Check it out and support a local author and fellow EP!

Another Book, with a Twist

You may have seen advertisements for the new NBC Show New Amsterdam, and while Grays Anatomy I can argue with a quote from its signature scene:

“You do know the whole system’s rigged, don’t you?,” says Dr. Reynolds, who does not want anyone to see just how much he really cares. “They ‘re not going to let you come in here and just – help people.”


“So let’s help as many as we can before they figure us out,” says Dr. Goodwin. (1)

Maybe its the just the grind of year two of residency, but man does that premise, that perspective, that spunk, feel refreshing. Now I know this is the Copa Book Club and I just introduced you to a new TV show, but have no fear, the show is based on a novel by Dr. Eric Manheimer’s memoir Twelve Patients: Life and Death at Bellevue Hospital .

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“Using the plights of twelve very different patients–from dignitaries at the nearby UN, to supermax prisoners at Riker’s Island, to illegal immigrants, and Wall Street tycoons–Dr. Eric Manheimer “offers far more than remarkable medical dramas: he blends each patient’s personal experiences with their social implications”” (2)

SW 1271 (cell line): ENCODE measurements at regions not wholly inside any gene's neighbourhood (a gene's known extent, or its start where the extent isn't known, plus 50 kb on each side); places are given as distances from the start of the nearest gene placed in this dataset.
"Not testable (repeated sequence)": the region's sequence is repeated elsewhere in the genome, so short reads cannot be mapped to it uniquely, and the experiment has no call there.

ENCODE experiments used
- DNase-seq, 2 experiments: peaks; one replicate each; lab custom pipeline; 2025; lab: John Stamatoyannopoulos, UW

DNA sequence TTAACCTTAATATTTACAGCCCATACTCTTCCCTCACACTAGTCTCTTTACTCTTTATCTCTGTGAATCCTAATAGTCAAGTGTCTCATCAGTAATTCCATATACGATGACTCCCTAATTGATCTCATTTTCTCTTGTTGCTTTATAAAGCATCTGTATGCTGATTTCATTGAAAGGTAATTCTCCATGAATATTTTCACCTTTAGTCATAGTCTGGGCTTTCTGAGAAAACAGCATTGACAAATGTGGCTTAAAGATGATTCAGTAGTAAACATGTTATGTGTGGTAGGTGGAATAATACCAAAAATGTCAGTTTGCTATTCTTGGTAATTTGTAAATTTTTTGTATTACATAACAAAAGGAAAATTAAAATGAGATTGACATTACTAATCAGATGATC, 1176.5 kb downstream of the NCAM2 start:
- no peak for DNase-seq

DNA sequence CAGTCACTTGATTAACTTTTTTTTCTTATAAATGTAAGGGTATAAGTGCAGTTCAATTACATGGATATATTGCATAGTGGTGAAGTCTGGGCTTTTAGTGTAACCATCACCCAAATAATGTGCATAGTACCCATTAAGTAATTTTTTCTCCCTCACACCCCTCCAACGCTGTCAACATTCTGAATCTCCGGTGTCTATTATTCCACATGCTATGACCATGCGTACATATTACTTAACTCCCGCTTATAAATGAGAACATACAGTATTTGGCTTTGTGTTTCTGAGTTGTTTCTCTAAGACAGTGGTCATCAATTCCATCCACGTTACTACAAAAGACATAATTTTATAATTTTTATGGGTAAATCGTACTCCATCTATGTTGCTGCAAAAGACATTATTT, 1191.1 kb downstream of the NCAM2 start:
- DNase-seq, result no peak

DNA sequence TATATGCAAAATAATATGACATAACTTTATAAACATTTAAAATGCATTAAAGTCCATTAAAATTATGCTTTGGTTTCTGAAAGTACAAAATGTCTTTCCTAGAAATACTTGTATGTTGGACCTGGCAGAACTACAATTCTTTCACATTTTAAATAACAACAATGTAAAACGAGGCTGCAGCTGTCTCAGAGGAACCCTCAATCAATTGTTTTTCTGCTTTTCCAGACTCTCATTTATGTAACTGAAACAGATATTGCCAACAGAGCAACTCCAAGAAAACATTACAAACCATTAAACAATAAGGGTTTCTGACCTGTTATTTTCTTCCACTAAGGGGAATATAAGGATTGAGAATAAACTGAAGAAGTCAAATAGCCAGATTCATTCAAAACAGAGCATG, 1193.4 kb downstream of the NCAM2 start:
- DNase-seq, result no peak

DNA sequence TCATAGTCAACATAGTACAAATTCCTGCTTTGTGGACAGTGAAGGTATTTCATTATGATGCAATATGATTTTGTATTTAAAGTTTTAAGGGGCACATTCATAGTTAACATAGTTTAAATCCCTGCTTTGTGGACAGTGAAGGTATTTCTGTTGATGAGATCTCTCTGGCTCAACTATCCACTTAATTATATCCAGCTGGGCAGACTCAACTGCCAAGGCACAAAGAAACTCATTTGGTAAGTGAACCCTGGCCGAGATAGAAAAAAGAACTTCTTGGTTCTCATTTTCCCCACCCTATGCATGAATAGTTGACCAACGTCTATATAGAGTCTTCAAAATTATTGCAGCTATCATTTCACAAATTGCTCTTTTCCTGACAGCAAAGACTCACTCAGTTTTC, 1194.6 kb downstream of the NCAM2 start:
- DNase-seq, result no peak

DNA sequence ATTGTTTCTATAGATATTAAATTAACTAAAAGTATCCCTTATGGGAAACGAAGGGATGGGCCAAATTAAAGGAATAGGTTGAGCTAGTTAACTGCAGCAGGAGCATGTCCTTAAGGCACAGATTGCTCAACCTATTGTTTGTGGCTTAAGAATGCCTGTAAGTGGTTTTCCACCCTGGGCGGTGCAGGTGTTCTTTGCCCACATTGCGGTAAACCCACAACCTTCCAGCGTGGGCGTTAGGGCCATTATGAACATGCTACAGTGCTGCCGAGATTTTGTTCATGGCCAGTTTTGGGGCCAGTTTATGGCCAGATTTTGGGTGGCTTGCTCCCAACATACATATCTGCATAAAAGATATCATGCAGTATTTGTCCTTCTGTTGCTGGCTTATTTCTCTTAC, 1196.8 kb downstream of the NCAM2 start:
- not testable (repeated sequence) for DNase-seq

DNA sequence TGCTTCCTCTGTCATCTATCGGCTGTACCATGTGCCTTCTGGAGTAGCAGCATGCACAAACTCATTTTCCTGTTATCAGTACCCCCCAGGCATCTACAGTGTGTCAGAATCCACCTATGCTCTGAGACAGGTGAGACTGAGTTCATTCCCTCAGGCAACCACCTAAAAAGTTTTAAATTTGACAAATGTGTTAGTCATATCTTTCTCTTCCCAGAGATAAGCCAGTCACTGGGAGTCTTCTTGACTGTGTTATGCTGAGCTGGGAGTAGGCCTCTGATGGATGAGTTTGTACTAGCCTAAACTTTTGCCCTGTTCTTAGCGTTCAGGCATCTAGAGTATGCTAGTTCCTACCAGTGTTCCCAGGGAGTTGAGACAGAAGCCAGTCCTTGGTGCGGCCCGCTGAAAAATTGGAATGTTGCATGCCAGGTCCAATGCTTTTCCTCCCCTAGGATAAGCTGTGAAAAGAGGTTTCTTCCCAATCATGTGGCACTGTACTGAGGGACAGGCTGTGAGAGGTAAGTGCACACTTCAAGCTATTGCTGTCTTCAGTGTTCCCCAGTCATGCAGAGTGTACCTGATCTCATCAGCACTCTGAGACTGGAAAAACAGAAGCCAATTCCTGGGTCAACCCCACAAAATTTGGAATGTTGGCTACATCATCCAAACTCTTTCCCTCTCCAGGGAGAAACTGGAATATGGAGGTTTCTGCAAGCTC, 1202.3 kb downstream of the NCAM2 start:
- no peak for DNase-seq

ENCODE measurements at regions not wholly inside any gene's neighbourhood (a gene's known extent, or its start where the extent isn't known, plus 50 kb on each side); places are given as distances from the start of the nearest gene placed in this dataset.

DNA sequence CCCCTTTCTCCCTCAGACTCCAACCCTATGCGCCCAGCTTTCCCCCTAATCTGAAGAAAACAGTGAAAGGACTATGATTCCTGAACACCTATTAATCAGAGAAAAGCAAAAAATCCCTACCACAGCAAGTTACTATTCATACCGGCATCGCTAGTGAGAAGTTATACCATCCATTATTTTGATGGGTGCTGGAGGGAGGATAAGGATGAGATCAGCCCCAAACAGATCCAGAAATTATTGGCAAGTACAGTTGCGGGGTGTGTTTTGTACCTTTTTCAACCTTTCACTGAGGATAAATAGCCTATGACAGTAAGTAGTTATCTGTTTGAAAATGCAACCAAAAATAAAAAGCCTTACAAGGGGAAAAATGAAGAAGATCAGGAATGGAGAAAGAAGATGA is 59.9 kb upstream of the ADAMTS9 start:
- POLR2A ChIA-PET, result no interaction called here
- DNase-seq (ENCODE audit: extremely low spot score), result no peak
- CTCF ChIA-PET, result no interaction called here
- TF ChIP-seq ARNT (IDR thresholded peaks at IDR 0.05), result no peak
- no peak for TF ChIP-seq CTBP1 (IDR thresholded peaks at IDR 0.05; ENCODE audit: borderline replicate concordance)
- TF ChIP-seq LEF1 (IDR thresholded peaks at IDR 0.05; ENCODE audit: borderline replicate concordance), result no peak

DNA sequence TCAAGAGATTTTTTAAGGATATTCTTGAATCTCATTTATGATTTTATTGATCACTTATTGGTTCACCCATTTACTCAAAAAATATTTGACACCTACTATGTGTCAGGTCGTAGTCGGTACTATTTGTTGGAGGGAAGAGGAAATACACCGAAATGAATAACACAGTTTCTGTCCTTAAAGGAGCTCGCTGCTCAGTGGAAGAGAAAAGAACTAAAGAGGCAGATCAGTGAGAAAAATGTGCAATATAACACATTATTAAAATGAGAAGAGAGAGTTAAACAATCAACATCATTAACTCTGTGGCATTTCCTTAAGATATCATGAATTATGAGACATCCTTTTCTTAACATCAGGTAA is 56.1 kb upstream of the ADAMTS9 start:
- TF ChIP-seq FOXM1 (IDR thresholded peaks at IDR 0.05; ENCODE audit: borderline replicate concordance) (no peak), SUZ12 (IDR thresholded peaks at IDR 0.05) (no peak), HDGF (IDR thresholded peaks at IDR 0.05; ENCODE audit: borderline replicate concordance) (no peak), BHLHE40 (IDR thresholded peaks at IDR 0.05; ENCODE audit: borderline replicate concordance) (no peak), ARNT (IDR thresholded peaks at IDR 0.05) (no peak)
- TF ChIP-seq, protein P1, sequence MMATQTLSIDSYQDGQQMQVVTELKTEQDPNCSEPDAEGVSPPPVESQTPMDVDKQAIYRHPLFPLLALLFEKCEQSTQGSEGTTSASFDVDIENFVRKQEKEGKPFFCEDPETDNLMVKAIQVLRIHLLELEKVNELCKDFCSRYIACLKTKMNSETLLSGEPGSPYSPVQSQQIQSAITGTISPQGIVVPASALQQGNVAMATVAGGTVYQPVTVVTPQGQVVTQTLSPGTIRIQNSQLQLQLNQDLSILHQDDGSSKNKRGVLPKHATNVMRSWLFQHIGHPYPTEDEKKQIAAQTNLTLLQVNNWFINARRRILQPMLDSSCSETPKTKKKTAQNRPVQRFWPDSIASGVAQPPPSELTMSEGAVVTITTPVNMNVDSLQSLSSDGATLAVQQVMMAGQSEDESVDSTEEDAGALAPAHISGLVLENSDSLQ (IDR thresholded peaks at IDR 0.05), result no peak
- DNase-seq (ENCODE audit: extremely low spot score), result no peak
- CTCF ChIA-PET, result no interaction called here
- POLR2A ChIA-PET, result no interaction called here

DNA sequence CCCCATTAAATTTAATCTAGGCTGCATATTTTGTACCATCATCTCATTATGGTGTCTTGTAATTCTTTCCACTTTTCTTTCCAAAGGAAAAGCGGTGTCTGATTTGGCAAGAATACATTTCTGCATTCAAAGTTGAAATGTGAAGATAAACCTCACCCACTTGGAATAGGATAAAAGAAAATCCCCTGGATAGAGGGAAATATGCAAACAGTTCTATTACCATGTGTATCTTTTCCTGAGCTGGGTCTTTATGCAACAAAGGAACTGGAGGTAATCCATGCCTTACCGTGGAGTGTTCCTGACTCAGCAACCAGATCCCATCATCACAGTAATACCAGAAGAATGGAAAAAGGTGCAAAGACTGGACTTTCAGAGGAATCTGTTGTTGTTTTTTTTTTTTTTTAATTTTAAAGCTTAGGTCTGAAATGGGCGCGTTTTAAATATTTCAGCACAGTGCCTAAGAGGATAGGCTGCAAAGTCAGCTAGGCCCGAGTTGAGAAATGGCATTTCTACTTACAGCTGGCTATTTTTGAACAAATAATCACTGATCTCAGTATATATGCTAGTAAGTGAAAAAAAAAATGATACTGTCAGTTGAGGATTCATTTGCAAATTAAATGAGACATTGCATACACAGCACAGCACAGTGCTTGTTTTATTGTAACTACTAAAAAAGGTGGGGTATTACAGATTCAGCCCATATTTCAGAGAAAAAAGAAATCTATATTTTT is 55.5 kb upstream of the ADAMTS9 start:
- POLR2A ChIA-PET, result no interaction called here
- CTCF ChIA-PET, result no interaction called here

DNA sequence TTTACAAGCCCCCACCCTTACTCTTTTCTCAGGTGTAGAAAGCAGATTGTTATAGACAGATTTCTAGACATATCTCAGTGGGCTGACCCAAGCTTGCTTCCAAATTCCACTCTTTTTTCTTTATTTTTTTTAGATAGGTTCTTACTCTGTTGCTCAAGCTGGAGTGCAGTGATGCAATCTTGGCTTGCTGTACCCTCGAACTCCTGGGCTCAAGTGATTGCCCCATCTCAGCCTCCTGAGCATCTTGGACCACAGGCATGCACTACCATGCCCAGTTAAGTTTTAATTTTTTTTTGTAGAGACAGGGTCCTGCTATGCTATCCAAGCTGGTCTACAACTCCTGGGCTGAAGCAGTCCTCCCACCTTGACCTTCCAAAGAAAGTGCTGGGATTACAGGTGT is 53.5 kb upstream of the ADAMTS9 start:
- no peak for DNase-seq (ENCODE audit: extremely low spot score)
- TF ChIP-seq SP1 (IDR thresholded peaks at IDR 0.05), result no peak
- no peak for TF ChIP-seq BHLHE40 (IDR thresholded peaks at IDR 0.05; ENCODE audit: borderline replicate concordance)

So whether you’re prone to cuddle up with a new book or snuggle in for a few episodes on your lap top, take time to appreciate the magic in medicine once again.

  1. Lloyd, R. (2018, September 25). Review: Two looks at hospitals and healthcare come to TV with ‘New Amsterdam’ and ‘The Mayo Clinic: Faith – Hope – Science’. Retrieved October 18, 2018, from